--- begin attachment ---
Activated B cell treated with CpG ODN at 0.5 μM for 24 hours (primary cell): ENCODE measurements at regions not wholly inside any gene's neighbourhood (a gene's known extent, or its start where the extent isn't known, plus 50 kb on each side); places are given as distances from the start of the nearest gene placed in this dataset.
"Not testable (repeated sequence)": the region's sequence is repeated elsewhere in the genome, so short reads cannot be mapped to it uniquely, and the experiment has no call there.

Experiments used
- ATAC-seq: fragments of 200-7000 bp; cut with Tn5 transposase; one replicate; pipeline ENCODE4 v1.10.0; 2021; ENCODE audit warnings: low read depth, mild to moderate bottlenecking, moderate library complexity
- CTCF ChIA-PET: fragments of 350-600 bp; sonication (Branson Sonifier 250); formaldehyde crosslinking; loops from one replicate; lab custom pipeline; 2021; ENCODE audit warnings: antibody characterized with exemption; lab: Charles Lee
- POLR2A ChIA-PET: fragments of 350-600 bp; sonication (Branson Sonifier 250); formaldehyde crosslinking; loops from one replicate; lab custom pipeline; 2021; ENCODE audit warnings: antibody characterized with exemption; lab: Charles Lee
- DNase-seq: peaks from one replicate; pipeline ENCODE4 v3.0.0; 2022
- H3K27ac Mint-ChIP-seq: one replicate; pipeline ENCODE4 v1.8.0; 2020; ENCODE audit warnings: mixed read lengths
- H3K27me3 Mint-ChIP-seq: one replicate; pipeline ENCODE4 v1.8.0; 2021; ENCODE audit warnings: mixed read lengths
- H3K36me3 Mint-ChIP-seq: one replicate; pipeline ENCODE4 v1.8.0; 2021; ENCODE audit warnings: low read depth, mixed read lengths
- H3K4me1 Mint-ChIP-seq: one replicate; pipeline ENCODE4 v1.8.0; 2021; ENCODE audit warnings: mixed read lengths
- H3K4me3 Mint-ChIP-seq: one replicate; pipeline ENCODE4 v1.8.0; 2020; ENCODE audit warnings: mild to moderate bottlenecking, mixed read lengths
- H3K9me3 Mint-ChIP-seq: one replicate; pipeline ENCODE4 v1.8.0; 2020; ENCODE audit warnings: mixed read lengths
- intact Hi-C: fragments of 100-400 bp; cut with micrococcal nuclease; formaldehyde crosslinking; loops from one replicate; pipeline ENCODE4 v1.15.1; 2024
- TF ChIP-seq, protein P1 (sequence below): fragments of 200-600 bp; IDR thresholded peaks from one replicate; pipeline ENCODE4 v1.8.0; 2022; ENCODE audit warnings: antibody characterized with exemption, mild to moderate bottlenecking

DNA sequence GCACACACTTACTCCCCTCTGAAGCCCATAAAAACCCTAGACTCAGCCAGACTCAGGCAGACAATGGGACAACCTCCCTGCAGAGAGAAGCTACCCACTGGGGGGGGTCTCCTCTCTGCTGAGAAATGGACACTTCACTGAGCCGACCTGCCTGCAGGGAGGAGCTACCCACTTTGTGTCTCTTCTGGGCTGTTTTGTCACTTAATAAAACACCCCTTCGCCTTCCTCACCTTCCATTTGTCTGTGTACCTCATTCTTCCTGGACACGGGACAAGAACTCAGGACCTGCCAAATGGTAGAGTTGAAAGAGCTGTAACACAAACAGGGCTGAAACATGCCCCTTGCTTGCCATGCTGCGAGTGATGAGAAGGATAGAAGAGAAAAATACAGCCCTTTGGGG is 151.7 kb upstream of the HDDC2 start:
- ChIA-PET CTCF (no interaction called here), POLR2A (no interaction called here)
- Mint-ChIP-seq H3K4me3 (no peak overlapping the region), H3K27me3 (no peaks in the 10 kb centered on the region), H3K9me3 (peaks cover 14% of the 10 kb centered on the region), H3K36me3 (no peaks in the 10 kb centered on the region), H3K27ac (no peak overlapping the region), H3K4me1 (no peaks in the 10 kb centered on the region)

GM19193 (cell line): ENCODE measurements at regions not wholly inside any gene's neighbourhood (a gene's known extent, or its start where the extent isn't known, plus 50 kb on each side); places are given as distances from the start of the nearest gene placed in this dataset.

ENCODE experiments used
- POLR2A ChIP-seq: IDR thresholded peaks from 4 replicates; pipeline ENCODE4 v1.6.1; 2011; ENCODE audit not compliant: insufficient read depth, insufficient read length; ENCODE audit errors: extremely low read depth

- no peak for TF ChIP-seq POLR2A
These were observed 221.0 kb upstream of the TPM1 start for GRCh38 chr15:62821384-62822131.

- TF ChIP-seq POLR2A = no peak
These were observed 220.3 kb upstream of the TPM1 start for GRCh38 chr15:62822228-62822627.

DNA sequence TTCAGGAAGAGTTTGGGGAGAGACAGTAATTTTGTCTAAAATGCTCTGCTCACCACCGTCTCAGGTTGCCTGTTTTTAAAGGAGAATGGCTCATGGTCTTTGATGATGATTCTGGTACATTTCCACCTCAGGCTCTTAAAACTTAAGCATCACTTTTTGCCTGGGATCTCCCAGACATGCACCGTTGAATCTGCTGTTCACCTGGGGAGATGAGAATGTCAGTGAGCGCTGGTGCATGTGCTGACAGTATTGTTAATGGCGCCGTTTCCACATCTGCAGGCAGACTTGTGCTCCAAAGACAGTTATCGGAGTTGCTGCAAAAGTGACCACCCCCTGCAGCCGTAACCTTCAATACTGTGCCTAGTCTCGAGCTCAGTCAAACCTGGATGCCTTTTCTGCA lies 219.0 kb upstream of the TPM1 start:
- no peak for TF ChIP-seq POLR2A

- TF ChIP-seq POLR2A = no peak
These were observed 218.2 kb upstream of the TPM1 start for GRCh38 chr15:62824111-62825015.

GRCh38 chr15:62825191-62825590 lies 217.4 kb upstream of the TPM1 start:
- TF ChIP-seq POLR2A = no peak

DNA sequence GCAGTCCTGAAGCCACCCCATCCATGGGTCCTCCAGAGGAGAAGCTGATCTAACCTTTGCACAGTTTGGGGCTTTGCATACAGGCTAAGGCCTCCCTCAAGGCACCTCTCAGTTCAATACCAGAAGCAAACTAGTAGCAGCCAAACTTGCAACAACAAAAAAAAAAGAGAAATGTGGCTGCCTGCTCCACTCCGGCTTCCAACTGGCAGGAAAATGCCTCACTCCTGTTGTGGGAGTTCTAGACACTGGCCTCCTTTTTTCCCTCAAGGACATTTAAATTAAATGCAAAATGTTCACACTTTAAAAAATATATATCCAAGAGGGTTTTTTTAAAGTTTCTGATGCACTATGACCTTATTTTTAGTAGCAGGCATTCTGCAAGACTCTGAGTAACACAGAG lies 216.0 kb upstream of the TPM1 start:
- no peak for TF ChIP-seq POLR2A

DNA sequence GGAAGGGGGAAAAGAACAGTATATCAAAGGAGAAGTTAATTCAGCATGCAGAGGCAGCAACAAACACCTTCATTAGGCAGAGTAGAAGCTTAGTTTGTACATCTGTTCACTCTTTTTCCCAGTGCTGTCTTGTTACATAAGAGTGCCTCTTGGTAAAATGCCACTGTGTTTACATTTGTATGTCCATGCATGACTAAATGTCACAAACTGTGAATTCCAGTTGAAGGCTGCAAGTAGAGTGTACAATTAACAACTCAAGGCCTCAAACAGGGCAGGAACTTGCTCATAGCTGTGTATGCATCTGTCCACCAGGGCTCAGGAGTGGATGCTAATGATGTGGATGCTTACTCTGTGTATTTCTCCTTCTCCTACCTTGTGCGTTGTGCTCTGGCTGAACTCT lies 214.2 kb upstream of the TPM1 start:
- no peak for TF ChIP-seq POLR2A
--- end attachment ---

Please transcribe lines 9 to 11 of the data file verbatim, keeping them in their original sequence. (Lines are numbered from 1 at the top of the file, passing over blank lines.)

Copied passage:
- H3K27me3 Mint-ChIP-seq: one replicate; pipeline ENCODE4 v1.8.0; 2021; ENCODE audit warnings: mixed read lengths
- H3K36me3 Mint-ChIP-seq: one replicate; pipeline ENCODE4 v1.8.0; 2021; ENCODE audit warnings: low read depth, mixed read lengths
- H3K4me1 Mint-ChIP-seq: one replicate; pipeline ENCODE4 v1.8.0; 2021; ENCODE audit warnings: mixed read lengths